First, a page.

Saltwater Aquarium Fish
Lionfish is a popular saltwater aquarium fish.
Suitable pH for saltwater aquarium fish is often above 8.3 (slightly acidic), which is the natural balance where they evolved. You can buy mixes to make synthetic saltwater of the sort, or you may actually have a good source for Real Ocean Saltwater whit similar properties to the conditions your fish prefers. Of course, not everyone lives on or near the oceans and can have the luxury of using real sea water and is than forced to mix their own saltwater.
Saltwater aquarium fish often require a bit more than freshwater fish in regards to their diet as well. Some are happy with flaked or pellet food, while others are picky and often require at least frozen dead food, or even live food. Flake/Pellet/Stick food can be a cheaper alternative if your saltwater aquarium fish accepts them You shouldn’t however disregard giving your fish live food even if they accept pellets as live food can trigger a behavior in the fish you would otherwise not se and that can be pleasure to watch.
Many saltwater fish that are sold in fish stores come from the wild and only a low number are breed. This means a greater responsibility as every fish that are sold trains on the wild populations. This doesn’t mean that you shouldn’t get a saltwater aquarium fish, just that you should take good car of it.
Beginners should get hardy fish species and start out with a larger aquarium. The reason for this is that a larger aquarium means more water which means that it will be more stable. For one, more surface space can equate to more oxygenated water, and as far as hardy fish, they will survive things that may perish other fish which can be good since one tends to make mistakes as a beginner.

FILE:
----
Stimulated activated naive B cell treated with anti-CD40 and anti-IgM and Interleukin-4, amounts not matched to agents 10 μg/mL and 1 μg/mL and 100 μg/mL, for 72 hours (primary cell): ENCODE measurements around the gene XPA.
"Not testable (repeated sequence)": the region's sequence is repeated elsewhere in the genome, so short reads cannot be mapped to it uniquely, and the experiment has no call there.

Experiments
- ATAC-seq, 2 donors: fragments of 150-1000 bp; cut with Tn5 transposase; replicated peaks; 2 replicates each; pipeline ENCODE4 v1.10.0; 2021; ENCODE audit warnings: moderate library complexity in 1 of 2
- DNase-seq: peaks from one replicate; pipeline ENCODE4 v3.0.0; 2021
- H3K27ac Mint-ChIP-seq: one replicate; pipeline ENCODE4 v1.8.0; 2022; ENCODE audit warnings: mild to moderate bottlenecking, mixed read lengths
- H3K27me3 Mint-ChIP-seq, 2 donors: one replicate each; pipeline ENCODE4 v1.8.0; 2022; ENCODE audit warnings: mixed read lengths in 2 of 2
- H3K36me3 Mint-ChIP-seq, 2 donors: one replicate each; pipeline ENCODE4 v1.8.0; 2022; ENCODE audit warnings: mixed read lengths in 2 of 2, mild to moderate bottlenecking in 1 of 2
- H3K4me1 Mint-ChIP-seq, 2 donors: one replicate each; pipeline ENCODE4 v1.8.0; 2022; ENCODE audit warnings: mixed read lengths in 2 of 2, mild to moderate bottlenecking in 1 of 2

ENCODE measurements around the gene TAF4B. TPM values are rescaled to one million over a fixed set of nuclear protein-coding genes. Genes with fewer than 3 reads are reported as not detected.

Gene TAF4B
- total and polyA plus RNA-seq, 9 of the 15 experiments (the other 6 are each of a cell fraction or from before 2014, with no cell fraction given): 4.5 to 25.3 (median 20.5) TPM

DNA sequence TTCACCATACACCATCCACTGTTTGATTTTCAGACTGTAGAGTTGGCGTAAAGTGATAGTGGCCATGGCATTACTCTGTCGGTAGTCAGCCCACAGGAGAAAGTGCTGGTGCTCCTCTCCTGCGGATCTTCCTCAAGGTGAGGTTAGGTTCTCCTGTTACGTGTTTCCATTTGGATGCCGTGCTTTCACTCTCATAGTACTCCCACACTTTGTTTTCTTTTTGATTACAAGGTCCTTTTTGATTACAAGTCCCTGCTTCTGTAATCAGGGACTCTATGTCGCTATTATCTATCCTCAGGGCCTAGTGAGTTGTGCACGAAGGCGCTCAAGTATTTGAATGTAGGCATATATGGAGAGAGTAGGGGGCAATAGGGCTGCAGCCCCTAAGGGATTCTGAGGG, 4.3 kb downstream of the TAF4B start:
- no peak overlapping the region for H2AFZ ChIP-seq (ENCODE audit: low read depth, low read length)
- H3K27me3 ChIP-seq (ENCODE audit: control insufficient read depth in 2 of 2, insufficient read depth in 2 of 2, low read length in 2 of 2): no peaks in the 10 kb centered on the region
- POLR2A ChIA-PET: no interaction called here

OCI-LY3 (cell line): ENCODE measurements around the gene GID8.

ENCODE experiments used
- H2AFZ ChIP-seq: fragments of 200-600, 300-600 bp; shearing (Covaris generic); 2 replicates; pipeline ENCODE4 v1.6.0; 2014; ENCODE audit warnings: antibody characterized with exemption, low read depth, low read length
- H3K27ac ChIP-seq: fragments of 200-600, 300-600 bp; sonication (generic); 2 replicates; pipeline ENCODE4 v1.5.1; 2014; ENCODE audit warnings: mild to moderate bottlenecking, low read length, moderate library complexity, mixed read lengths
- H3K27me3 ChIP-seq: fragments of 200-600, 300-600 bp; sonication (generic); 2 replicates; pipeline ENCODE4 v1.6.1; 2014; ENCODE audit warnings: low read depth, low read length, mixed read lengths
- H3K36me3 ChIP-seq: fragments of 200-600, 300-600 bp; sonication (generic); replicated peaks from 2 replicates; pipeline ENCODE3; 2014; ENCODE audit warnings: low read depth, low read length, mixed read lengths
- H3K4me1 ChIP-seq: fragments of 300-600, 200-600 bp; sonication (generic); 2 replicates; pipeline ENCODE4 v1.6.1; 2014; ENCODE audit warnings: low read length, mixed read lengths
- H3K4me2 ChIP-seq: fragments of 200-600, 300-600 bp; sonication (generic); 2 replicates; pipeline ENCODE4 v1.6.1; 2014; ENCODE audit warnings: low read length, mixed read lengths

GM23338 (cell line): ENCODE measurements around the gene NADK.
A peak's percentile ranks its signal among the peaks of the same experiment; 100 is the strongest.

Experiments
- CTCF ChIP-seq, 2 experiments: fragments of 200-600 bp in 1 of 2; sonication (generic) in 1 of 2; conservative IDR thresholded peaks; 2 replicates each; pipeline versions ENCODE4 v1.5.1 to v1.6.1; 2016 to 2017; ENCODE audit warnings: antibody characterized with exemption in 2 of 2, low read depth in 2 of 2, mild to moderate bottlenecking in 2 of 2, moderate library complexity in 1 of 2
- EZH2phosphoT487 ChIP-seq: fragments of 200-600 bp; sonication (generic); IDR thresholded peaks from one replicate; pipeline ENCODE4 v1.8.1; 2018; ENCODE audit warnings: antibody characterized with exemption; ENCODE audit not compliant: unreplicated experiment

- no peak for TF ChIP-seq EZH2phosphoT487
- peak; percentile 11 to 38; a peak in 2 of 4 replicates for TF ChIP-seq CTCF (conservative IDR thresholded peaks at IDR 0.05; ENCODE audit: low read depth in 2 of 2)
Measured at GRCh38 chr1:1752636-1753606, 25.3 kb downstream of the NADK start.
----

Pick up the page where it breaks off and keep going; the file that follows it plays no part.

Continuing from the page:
Damsels make a good choice for the beginners due to their hardiness, their price, and the low maintenance needs. They can tolerate water conditions that would guarantee trouble for many other saltwater fish. They are pretty flexible eaters and pretty inexpensive as well to be a saltwater aquarium fish.
Damsels might also be a suitable choice for more advanced aquarists during the cycling of new tanks. Damsels can however be a little on the aggressive side to be kept in community aquariums. For community tanks, you might therefore want to make other choices.
There are also a large number of species that only are advisable for the most experienced aquarists as for example moray eels, sharks and anything else that are poisonous, may grow to too big for most aquariums and or to aggressive to keep with other fish. Saltwater aquariums are an area, where you do not want to bite off more than you can chew.
Unlike other moray eels, the snowflake moray eel can be a little bit more ideal for a home aquarium, though still require a little more than your usual tank arrangement to thrive. They are more peaceful that other moray eels, and can even be part of some community tanks. Snowflake moray eels re quite hardy and can be a suitable fish for those just becoming more experienced aquarist and not are complete beginners any longer.
Some saltwater aquarium fish have very special needs, such as sea-fish and jellyfish which need their tanks to be deep rather than wide. Some marine species require other sea creatures so they can co-exist, Anemones and Clownfish for example.
Other popular saltwater aquarium fish include blennies/gobies, triggerfish, lionfish, angles, and butterflies. Internet can be a very great resource when it comes to choosing, as there are gigabytes upon gigabytes of fish photographs, aquarium articles like this one detailing nearly everything you can possible want to know about your fish Many people also communicates their own experiences in forums. Do not pass up this invaluable resource to better decide what saltwater aquarium fish is best for you.
Yet another aspect of saltwater aquarium fish that you will want to consider is lighting. Unless your lighting on your aquarium is similar to that in others, you might notice that yours saltwater aquarium fish doesn’t look like other persons saltwater aquarium fish. Saltwater fish get some of their coloration from the various spectral aspects of the light they are within. In the wild, this varies by the depth they live at.
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